Some legal experts assert that embryos only have “subjective and relational value.” In other words, only parents can decide whether or not they are important and have meaning.

Other experts suggest that embryos have inherent value because they are each genetically distinct, unique human life at the earliest stage. They argue that allowing protection for some stages of human development but not others violates human rights principles.

How wrongful death laws work

How the value of an embryo is defined also shapes whether wrongful death laws would apply.

Wrongful death laws were originally designed to compensate family members for the loss of that person’s services and contributions. Damages from a lawsuit could pay medical bills, funeral expenses and lost earnings from that person’s job, for example.

Each state has its own wrongful death law. Since the 1850s, these laws have allowed parents to bring claims to recover damages from a person who causes their child’s death. Initially, these laws were designed as an economic tool because parents expected their children to work.

Now, according to some legal scholars, many states recognize that losing a child means much more: a moral injury, pain and the anguish from losing the child’s company and affection. Some states allow the family to recover damages for suffering and grief – recognizing a person’s inherent value, not only their economic value.

Awarding damages to a grieving family is meant to deter risky actions that could result in loss of life.

By the mid-1900s, courts began to allow wrongful death claims for children that died before birth as a result of another person’s negligence or carelessness. Some states specify that this includes at any stage of gestation.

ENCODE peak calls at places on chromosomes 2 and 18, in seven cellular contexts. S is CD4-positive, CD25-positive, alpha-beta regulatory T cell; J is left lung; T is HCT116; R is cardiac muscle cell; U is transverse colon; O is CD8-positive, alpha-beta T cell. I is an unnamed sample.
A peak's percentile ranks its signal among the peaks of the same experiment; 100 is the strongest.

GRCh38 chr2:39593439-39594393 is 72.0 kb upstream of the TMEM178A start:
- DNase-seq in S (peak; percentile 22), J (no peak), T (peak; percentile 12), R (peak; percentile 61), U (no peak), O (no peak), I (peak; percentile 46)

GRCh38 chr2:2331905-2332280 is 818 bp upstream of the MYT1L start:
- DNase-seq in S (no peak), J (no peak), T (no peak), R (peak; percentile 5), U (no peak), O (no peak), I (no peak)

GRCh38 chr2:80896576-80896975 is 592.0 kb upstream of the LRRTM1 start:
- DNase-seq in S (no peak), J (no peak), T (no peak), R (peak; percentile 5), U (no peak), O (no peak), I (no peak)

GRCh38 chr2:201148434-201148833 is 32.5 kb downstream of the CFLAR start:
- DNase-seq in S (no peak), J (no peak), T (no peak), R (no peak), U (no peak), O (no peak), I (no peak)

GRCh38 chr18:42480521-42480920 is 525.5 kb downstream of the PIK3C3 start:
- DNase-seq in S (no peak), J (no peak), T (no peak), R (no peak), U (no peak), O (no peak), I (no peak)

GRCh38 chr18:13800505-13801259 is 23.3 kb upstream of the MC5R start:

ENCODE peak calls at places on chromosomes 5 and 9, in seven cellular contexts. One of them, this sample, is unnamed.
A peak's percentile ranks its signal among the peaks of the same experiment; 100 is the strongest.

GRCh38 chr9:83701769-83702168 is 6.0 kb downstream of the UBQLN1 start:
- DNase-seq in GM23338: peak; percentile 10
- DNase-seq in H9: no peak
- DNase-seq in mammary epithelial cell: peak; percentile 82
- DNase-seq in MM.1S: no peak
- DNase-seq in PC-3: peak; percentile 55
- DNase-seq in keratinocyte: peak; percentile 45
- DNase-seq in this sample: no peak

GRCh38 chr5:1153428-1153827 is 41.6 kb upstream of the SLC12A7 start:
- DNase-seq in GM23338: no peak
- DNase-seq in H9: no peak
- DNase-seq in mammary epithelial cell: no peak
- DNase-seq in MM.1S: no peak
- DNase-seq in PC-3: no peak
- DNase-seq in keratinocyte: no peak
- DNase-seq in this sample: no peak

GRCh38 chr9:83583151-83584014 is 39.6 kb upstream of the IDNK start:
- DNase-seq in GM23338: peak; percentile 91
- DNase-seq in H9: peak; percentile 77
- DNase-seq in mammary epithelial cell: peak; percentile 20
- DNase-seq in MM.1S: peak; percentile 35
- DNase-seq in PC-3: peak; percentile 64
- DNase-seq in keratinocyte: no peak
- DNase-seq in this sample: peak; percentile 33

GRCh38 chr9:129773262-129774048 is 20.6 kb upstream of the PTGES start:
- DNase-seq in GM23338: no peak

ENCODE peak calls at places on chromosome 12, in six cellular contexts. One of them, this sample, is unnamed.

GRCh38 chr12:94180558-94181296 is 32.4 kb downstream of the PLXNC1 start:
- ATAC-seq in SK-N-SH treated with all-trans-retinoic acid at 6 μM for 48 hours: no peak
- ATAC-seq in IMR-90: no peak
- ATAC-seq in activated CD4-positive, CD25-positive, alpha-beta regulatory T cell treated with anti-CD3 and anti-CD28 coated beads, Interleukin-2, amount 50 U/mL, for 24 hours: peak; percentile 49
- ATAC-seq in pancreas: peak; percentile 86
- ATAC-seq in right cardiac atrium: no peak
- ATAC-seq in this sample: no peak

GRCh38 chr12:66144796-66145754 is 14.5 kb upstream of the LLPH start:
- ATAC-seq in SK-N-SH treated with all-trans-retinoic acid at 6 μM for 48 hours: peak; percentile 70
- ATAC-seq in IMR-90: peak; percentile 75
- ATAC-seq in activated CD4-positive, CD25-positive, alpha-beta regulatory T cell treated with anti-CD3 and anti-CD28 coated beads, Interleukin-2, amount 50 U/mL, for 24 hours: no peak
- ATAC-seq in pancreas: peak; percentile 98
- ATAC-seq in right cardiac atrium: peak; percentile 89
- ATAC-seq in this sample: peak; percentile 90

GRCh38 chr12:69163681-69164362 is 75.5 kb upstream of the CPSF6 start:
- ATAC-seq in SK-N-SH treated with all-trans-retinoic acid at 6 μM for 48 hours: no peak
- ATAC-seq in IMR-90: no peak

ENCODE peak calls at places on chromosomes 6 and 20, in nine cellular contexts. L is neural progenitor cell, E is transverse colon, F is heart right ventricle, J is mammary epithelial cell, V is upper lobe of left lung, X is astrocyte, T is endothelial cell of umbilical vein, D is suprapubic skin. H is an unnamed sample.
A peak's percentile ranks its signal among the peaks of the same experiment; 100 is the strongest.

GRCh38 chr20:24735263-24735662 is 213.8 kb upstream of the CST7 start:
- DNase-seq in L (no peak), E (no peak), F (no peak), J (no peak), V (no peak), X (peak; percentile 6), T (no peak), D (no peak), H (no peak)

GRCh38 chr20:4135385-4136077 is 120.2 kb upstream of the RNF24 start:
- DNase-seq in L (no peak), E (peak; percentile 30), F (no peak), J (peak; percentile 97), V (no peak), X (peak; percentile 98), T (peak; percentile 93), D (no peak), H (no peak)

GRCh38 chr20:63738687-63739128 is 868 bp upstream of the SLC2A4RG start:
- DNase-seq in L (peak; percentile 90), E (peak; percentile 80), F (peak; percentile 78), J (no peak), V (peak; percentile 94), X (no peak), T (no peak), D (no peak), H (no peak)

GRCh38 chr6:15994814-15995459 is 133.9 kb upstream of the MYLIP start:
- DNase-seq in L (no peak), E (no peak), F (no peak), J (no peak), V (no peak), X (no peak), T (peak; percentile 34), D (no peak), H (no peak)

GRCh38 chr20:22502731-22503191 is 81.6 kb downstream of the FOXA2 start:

Some laws, including in Nebraska and Texas, prevent families from suing the pregnant woman, or from suing her medical provider, if she opts to have a medical procedure that results in unintended fetal loss. Others specify that the law does not apply in cases of abortion.

What the case means moving forward

Some policymakers have expressed concern that Alabama’s decision “criminalizes” parents from trying to grow their family, or that they would face prosecution. However, this is not accurate, since this case only relates to civil lawsuits, not criminal law.

A woman in a long white sweater, holding a pink sign that says 'I just want to be a mom,' speaks with another blonde woman in a doctor's coat.
Patients and doctors gathered outside the Alabama Statehouse in Montgomery on Feb. 28, 2024, urging lawmakers to protect IVF services in the state. Kim Chandler/AP

Nor does the decision prohibit using IVF. The Alabama attorney general has stated that he does not intend to use this decision to prosecute either parents or IVF providers. However, several fertility clinics announced that they would pause their IVF services while assessing the law.

Based on the U.S. Constitution, courts can only interpret what the law is, not decide what they think it should be.

In response, state legislators rapidly proposed a variety of bills aimed at preserving IVF. The bill signed into law on March 6, 2024 gives broad immunity to IVF clinics, shielding providers from prosecution and lawsuits “for the damage to or death of an embryo.” However, it provides more protection than is standard, which may create unintended consequences – for example, potentially making it more difficult to sue for negligence or breach of contract.

As Alabama legislators discuss next steps, they need to incorporate the state constitution while considering how to reflect the will of their voters.

This article is republished from The Conversation under a Creative Commons license. Read the original article.

Danielle Joyce Ong

Danielle is a local journalist with a passion for exploring stories related to crime and politics. When Danielle isn't busy writing or reading, she is usually exploring the great outdoors and all the hiking trails in the Bay.